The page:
reply to this | link to this | view in thread ]

  5.  
    identicon
    haochela, Dec 28th, 2006 @ 5:06am

    The problem isn't sharing data it's hiding data

    The "opportunity" will always be some group (be they policemen, prosecutors, military, diplomats, intelligence gatherers or political leaders) with a vested interest in seeing "winners" and "losers" in this world wanting to get information at their fingertips in order to better accomplish what they see as "their job".

    The problem will always be that same group, having the information at their fingertips, will want to keep it hidden from undescribed and theoretical "enemies" to prevent them from acquiring the same advantage that a large share of information provides; so at some point it is decided that access to this information needs to be restricted.

    The problem is, hiding information by definition violiates the concept of sharing the same.

    In the end this boils down to a lack of faith in their point of view, that they can "prevail against the enemy" in an environment where those with whom they believe themselves to be at odds have the same access that they do.

    When this view, aided by the acquisition of political power, acquires the window dressing of "national interest" it leads inevitably down the slippery slope of massive and hidden information stores that inevitably become corrupted by a inferior inputs, a lack of adequate peer review process and over-politicization of the sharing process for those who can most benefit from it.

    Conversely, when something happens that all agree could and should have been prevented, it almost always emerges that some vital piece of information was available somewhere in the share, just not in a place where anyone could use it.

     

    reply to this | link to this | view in thread ]

  6.  
    identicon
    Dunne Fore, Dec 28th, 2006 @ 5:07am

    Contempt of Congress, Brothers

    Clearly, the 40 million air traveler records were seized to put into this database. And if you traveled to a country which has child sex trade problems, don't you think your name will be a '"match" for child sex offender profiles, and that you are now an investigation target?
    And if you cruise for porn, and happen on pictures of Eva Ionesco, taken by her mother, which are provocative enough to be labeled child porn in every state in America (she's a beautiful 12 year old waif whose mom lovingly dolled up in black stockings-and nothing else but black pumps...thank you mom) don't you think yourself a target?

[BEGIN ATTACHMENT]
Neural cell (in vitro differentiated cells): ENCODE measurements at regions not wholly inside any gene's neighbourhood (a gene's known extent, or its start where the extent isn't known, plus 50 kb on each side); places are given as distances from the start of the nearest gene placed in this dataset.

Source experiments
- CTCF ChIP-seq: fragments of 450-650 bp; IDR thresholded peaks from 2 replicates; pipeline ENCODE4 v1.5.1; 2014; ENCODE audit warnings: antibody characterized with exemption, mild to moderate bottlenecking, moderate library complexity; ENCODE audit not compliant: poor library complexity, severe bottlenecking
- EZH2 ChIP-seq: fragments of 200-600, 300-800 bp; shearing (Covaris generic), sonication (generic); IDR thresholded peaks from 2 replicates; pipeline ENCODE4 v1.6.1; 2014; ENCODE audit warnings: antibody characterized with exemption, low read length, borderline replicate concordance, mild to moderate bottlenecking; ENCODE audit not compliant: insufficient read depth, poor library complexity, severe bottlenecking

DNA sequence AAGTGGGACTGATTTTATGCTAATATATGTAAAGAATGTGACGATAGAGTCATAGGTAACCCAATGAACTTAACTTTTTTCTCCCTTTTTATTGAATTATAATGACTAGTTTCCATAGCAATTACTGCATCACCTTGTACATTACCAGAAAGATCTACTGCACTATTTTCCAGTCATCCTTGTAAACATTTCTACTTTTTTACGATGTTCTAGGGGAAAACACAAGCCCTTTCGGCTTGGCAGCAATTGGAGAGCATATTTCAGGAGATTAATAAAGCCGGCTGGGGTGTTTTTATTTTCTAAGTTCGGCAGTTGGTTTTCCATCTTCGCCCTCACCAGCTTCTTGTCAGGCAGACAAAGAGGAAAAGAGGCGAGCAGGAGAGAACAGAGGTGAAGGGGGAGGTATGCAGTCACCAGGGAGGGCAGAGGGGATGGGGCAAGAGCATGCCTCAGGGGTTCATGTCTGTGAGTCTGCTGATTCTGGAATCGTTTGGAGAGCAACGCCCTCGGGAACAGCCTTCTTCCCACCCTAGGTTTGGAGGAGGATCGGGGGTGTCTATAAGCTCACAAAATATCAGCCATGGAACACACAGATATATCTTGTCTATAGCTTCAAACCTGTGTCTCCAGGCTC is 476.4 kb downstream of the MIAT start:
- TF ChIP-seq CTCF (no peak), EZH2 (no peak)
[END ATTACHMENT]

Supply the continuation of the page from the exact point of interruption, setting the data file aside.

And if you love your family enough to catch up with them via phone or e-mail in Afghanistan, Iraq, or ANY OTHER FOREIGN COUNTRY, don't you think you are now an investigative target?
    And if you take opiate based pain meds like Oxycontin or Oxycodone, dont you think that a simple clerical error MIGHT PUT your name on a list of targets for the FBI? After all, some 33 states are implementing an Orwellian Prescription Monitoring Program, with the ability to learn ALL details of your health history with ONE MOUSE CLICK, in clear contravention of all Equal Employment rules prohibiting our singling out simply because of our handicap. This is surely the APEX of all EEOC violations. Go fight for your country, get blown up enough to require pain meds daily, and become an investigatory target because you did your patriotic duty. How NOBLE is this, Brothers?

    AND HERE IS THE GIST...

    The information in FBI INVESTIGATIONS, where no proof of wrong has been established, is being trafficked to local law enforcement personnel. I'm in N.C, so I think Barney Fife. In Denver you shoud be thinking spooks who videotape anti-war rallies and then make dossiers on the activists, and in Los Angelos you should be thinking the WORST OF ALL THINGS, because your ass is theirs during your next traffic stop, if your name pops up on this PRE-CRIME DATABASE, as so aptly named in the blogosphere.

    And one your name is disparaged within community by these miscreants, you ain't ever coming back to the life you knew before. Think John Lennon and THAT OTHER NOTED (and assasinated) peace activist Martin Luther King Jr.

    This is what Congress tried to stop the Bush administration from going forward with, and he has thrown it in our faces. We should now remove him for contempt of Congress, before this Orwellian system ruins tens of millions of lives. And trust this, if you are in Law Enforcement, you are doubly jeapordized, as they investigate you twice for every one of us.
    And they will, once we start vigorously asking them to...for our safety. Simply by constructing this database, you have conclusively proven that you can not be trusted with this type of unfettered power.